Planned Giving Methods

Will Provision

Without a will, the state will decide how your property is distributed - with no provision for charitable donations. The will you write, in addition to distributing property to heirs and declaring charitable designations, also specifies guardians for children and incapacitated adults and sets up trusts if needed. For these reasons, the will and testament is the most important document in your estate plan.

You are invited to leave your legacy at the School of Theology and Seminary by informing us in writing and including a copy of the page from your will stating the specific provision for Saint John's School of Theology and Seminary. We encourage you to provide your attorney with the following language:

I give $__ to Saint John's University School of Theology and Seminary, an operating division of the Order of St. Benedict, a Minnesota corporation.

For more information on will provisions, please contact Grace Ellens at gellens@csbsju.edu or 320-363-2551.

Revocable Trust Provision

With larger estates, each person can exempt only a fixed amount from estate taxes. Revocable trusts may be used to preserve the exemption of the first spouse to die, while giving the surviving spouse access to the trust's earnings and possibly its assets. A percentage or fixed amount from your revocable trust may be left to charitable institutions while your spouse has use of the rest.

You are invited to leave your legacy at the School of Theology and Seminary by informing us in writing and including a copy of the page from your trust stating the specific provision for Saint John's School of Theology and Seminary. We encourage you to provide your attorney with the following language:

I give $__ to Saint John's University School of Theology and Seminary, an operating division of the Order of St. Benedict, a Minnesota corporation.

For more information on revocable trust provisions, please contact Grace Ellens at gellens@csbsju.edu or 320-363-2551.

Beneficiary Designation

If your estate is the beneficiary of your tax deferred retirement plan, the residual amount in your plan may incur income and estate taxes before being divided under the terms of your will. As an alternative, it may be advantageous to directly designate a charity as your beneficiary, saving both income taxes and estate taxes. It is important to remember that the designation of a charity like Saint John's as a beneficiary of retirement assets, or life insurance, cannot simply be written in your will or trust. Saint John's must be designated and recorded as the beneficiary with the retirement plan or life insurance policy.

You are invited to leave your legacy at the School of Theology and Seminary by informing us in writing and including a copy of the beneficiary page from your retirement plan or insurance policy stating the specific provision for Saint John's School of Theology·Seminary. We encourage you to provide your attorney with the following language:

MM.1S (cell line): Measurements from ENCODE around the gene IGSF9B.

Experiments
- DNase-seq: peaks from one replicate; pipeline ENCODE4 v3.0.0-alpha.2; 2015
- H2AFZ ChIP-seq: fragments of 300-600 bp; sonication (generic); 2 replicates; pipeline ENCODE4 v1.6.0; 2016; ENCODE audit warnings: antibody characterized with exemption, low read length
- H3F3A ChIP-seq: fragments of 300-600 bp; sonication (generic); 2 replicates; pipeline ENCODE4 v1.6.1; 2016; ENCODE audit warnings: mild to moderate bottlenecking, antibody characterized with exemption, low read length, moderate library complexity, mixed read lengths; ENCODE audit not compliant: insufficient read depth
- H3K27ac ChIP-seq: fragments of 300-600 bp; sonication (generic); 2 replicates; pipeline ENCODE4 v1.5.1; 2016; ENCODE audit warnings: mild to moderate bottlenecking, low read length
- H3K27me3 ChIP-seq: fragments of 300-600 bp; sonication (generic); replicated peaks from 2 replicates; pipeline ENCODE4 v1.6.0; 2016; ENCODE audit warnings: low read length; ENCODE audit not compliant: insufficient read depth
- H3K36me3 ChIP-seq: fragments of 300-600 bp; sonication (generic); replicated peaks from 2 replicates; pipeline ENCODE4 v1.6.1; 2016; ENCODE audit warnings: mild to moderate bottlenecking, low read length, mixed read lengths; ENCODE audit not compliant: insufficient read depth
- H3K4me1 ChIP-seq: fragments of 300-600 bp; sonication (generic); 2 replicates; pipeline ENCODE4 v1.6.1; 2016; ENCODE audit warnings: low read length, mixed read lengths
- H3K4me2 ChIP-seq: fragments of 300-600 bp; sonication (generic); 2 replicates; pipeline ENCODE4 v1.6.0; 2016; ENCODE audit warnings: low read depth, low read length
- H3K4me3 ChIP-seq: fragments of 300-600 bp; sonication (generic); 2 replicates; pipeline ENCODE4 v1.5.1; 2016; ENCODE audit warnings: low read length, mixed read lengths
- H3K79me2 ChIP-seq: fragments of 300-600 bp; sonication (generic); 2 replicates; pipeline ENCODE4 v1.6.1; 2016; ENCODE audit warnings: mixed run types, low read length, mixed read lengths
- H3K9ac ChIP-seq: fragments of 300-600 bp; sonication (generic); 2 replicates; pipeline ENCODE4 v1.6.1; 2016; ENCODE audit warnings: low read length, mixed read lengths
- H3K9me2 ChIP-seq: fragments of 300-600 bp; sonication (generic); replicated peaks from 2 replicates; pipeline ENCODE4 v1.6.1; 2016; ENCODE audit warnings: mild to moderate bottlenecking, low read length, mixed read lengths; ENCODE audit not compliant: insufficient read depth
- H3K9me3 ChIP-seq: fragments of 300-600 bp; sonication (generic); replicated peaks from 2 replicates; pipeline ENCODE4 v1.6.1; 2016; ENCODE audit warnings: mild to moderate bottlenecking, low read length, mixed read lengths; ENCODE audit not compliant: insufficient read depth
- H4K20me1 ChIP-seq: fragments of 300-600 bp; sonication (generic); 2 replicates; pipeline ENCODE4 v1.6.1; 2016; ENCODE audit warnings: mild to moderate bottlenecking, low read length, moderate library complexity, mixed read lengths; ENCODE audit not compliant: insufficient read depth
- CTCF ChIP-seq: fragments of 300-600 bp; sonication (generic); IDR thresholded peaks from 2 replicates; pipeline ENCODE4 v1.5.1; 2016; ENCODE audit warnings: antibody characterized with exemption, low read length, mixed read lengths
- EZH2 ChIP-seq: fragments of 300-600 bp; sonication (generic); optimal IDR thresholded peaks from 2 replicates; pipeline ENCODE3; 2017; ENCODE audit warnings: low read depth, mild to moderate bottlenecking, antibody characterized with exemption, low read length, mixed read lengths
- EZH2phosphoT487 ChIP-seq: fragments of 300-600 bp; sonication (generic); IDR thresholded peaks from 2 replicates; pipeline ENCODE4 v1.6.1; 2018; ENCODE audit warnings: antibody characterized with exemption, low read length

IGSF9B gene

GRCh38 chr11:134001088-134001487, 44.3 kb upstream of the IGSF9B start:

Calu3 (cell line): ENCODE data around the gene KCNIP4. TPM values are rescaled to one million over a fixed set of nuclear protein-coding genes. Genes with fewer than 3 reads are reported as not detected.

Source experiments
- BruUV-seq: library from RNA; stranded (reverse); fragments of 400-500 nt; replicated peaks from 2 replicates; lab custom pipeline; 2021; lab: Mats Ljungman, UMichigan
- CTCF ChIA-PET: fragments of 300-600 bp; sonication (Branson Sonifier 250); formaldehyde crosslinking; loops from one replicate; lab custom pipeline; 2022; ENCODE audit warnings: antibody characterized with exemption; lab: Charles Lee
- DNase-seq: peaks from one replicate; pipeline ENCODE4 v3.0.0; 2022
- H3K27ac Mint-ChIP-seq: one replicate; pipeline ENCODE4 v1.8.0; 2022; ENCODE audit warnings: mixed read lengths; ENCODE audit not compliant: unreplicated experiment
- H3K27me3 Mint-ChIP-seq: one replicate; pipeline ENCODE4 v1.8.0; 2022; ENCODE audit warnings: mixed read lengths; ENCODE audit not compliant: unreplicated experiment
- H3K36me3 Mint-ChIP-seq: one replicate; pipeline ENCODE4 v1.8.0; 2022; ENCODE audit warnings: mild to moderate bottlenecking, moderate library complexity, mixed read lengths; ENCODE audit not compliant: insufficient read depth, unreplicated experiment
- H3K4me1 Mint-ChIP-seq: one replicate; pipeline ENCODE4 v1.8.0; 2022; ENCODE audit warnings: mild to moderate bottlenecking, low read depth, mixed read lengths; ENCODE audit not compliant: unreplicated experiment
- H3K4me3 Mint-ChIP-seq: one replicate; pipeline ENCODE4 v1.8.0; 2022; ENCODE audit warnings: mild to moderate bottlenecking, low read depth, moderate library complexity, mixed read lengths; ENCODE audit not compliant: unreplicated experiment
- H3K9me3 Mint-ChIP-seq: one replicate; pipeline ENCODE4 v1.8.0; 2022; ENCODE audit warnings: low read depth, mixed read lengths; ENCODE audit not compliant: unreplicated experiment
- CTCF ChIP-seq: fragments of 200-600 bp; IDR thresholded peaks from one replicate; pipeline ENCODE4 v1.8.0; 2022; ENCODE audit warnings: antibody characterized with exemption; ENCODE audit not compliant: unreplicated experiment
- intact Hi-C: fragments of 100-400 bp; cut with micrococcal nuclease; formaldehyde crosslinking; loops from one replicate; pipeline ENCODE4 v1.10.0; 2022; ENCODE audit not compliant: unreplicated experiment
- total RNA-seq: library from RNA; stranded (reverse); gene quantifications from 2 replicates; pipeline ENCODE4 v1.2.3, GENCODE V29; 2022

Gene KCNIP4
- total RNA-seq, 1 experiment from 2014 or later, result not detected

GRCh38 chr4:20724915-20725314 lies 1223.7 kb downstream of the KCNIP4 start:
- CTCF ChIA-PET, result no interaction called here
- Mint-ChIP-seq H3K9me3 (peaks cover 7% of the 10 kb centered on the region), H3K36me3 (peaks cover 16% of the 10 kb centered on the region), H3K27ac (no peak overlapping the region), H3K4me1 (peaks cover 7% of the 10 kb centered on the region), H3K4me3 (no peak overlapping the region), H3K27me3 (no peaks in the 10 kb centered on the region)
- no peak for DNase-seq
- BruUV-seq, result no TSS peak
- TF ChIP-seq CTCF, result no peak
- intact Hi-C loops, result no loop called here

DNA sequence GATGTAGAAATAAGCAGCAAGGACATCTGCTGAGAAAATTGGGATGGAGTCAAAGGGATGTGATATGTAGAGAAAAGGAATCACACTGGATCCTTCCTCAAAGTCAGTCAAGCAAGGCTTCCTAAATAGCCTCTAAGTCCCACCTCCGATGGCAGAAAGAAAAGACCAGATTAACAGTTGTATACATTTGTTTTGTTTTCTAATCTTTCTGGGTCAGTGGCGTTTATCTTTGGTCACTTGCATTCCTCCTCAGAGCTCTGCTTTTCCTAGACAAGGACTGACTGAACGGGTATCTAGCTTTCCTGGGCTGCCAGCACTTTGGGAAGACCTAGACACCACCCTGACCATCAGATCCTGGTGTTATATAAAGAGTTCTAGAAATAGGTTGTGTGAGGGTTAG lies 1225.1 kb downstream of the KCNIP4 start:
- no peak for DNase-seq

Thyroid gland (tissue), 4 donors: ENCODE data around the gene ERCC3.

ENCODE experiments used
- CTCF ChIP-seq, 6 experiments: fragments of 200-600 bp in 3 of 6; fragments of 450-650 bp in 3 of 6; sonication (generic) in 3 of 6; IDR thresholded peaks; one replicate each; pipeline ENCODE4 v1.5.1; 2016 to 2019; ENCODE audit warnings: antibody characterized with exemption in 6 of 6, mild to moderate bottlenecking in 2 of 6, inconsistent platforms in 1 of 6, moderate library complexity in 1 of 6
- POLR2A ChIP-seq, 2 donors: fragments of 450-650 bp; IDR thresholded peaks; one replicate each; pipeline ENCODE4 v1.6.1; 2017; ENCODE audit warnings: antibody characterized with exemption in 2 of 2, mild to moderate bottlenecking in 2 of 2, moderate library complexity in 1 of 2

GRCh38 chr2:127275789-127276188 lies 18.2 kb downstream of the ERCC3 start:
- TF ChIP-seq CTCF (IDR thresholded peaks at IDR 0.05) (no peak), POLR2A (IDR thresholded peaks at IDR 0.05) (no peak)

I give $__ to Saint John's University School of Theology and Seminary, an operating division of the Order of St. Benedict, a Minnesota corporation.

For more information on naming Saint John's School of Theology and Seminary as a beneficiary of your retirement plan or insurance policy, please contact Grace Ellens at gellens@csbsju.edu or 320-363-2551.

Charitable Gift Annuity

With a minimum gift and a simple Charitable Gift Annuity (CGA) contract, Saint John's agrees to pay you a fixed amount annually for the remainder of your life. This is an especially attractive option if you seek to generate additional income from your donated asset. Not only do you remove the contributed asset from your estate, you also benefit from an immediate a charitable income tax deduction and other tax advantages.

Charitable Remainder Trust

Similar to a charitable gift annuity, a Charitable Remainder Trust (CRT) is usually created with amounts of $100,000 or more. This is an especially attractive option if you seek to generate additional income from your donated asset, and the income stream created may be for one or more lifetimes or for a fixed number of years. Not only do you remove the contributed asset from your estate, you also benefit from an immediate a charitable income tax deduction and all long-term capital gains tax liability is forgiven with this gift.

For more information on charitable gifts or CRTs, please contact Grace Ellens at gellens@csbsju.edu or 320-363-2551.

Get more information

Grace Ellens
Director of Development
gellens@csbsju.edu
320-363-2551

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